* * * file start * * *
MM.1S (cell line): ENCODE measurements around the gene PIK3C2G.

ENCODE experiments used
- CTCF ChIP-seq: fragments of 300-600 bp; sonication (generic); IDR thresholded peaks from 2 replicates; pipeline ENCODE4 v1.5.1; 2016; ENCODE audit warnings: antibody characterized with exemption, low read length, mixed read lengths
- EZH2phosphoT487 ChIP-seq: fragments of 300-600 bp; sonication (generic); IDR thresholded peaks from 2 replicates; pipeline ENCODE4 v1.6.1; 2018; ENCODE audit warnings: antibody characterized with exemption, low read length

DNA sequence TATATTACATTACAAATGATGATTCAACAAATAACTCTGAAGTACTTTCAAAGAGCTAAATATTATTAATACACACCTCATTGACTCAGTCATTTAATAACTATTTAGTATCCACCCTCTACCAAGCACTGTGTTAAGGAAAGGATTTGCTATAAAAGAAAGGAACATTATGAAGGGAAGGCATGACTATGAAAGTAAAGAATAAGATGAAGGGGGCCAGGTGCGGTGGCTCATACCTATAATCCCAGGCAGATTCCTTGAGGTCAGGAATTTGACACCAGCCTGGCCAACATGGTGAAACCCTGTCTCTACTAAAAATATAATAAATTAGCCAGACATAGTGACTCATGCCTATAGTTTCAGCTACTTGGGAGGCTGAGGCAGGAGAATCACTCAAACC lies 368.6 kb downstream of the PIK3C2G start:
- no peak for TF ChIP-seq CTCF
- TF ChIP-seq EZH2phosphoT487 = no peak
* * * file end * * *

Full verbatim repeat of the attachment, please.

MM.1S (cell line): ENCODE measurements around the gene PIK3C2G.

ENCODE experiments used
- CTCF ChIP-seq: fragments of 300-600 bp; sonication (generic); IDR thresholded peaks from 2 replicates; pipeline ENCODE4 v1.5.1; 2016; ENCODE audit warnings: antibody characterized with exemption, low read length, mixed read lengths
- EZH2phosphoT487 ChIP-seq: fragments of 300-600 bp; sonication (generic); IDR thresholded peaks from 2 replicates; pipeline ENCODE4 v1.6.1; 2018; ENCODE audit warnings: antibody characterized with exemption, low read length

DNA sequence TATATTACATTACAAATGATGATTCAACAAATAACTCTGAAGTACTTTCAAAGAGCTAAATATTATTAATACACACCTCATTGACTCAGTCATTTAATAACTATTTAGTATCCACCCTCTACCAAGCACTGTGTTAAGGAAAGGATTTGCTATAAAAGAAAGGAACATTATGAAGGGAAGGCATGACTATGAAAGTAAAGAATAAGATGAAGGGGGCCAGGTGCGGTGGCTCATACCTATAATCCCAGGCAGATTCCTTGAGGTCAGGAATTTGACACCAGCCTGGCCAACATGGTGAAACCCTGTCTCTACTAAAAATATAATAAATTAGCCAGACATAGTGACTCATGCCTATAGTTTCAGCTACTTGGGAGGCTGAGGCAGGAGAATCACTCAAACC lies 368.6 kb downstream of the PIK3C2G start:
- no peak for TF ChIP-seq CTCF
- TF ChIP-seq EZH2phosphoT487 = no peak